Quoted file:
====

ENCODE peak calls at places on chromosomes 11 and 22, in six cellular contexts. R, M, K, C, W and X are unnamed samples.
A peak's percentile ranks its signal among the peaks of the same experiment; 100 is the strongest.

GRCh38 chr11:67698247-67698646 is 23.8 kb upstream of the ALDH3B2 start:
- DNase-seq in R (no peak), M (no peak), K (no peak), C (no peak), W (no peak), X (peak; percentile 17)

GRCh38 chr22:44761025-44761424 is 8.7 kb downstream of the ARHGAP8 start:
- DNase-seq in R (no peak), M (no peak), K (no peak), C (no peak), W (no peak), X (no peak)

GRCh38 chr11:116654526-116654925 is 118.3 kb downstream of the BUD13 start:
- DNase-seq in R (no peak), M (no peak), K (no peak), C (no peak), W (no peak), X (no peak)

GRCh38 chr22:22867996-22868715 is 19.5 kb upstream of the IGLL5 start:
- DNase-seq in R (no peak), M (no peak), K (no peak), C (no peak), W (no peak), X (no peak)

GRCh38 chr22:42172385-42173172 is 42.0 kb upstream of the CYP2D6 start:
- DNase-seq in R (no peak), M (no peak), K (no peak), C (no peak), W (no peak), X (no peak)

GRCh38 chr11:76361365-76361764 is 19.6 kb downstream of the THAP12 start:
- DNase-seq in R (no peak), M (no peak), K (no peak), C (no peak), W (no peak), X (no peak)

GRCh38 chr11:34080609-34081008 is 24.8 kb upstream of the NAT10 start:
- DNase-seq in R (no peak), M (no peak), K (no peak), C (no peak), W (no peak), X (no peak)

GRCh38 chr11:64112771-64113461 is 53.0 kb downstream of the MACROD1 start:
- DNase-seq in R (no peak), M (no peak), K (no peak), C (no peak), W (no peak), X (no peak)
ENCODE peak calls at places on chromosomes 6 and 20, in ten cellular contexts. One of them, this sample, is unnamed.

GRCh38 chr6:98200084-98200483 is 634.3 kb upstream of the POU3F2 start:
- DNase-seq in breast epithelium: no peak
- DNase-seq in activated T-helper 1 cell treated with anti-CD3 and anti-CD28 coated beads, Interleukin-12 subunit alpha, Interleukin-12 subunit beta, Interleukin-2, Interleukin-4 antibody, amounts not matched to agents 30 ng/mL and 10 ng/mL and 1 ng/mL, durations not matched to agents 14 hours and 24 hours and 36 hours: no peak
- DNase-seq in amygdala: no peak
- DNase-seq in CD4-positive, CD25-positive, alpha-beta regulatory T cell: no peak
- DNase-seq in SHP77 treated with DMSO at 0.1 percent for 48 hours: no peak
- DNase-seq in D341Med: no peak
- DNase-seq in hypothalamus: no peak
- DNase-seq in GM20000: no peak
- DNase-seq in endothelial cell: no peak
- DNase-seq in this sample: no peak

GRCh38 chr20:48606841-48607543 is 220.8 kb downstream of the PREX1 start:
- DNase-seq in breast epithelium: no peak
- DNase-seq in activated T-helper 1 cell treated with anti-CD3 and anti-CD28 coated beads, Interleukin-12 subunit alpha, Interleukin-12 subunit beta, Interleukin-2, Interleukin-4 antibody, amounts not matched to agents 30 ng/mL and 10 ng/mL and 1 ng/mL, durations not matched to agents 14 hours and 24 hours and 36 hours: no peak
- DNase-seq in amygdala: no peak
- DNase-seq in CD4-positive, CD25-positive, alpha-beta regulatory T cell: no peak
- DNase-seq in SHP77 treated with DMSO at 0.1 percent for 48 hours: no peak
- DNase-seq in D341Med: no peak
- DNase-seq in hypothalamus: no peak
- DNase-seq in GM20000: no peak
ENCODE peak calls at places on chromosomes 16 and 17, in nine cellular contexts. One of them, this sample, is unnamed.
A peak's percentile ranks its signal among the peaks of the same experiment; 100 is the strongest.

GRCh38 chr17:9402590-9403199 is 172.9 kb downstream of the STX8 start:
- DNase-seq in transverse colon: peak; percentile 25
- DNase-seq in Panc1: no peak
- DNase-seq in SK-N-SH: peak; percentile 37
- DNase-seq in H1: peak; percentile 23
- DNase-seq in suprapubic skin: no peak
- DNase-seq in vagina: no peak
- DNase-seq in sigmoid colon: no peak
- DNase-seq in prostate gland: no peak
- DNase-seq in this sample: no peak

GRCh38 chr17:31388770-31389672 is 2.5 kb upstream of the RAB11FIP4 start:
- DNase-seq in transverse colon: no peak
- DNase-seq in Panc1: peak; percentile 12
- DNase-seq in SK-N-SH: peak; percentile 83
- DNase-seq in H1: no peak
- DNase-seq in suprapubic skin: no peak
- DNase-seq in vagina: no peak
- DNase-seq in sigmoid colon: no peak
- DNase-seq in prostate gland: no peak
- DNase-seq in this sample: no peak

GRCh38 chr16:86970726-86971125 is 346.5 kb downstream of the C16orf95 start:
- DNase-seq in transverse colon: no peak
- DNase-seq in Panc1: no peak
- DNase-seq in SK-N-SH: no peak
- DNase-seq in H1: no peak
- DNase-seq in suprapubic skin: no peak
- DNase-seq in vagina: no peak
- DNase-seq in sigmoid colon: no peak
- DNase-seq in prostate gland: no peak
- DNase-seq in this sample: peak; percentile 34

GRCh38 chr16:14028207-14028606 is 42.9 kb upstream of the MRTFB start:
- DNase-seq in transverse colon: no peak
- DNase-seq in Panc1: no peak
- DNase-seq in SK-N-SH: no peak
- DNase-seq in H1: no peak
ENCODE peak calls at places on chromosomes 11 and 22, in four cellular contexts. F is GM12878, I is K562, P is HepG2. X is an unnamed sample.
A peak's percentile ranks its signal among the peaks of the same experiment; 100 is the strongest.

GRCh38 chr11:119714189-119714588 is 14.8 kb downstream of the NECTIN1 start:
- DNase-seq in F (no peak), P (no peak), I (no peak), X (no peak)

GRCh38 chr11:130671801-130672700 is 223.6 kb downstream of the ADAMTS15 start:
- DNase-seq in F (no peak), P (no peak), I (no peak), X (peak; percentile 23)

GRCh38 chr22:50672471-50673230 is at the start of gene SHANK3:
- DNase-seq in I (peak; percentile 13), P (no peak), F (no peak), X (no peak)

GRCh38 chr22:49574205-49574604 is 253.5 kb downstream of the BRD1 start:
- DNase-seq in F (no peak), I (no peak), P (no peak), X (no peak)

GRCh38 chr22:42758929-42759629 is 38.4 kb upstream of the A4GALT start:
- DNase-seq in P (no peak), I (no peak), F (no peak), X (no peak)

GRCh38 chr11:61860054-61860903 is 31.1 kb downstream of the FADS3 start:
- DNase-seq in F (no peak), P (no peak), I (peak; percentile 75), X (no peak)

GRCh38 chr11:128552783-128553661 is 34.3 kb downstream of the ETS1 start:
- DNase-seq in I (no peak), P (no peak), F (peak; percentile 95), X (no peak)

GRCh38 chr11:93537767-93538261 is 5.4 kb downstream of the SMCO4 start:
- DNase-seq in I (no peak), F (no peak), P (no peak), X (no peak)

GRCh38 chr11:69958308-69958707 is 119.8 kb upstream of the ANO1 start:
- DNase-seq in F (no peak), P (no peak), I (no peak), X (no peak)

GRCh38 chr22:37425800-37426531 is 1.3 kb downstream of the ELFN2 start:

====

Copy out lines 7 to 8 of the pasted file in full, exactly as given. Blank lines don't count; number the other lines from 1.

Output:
GRCh38 chr11:116654526-116654925 is 118.3 kb downstream of the BUD13 start:
- DNase-seq in R (no peak), M (no peak), K (no peak), C (no peak), W (no peak), X (no peak)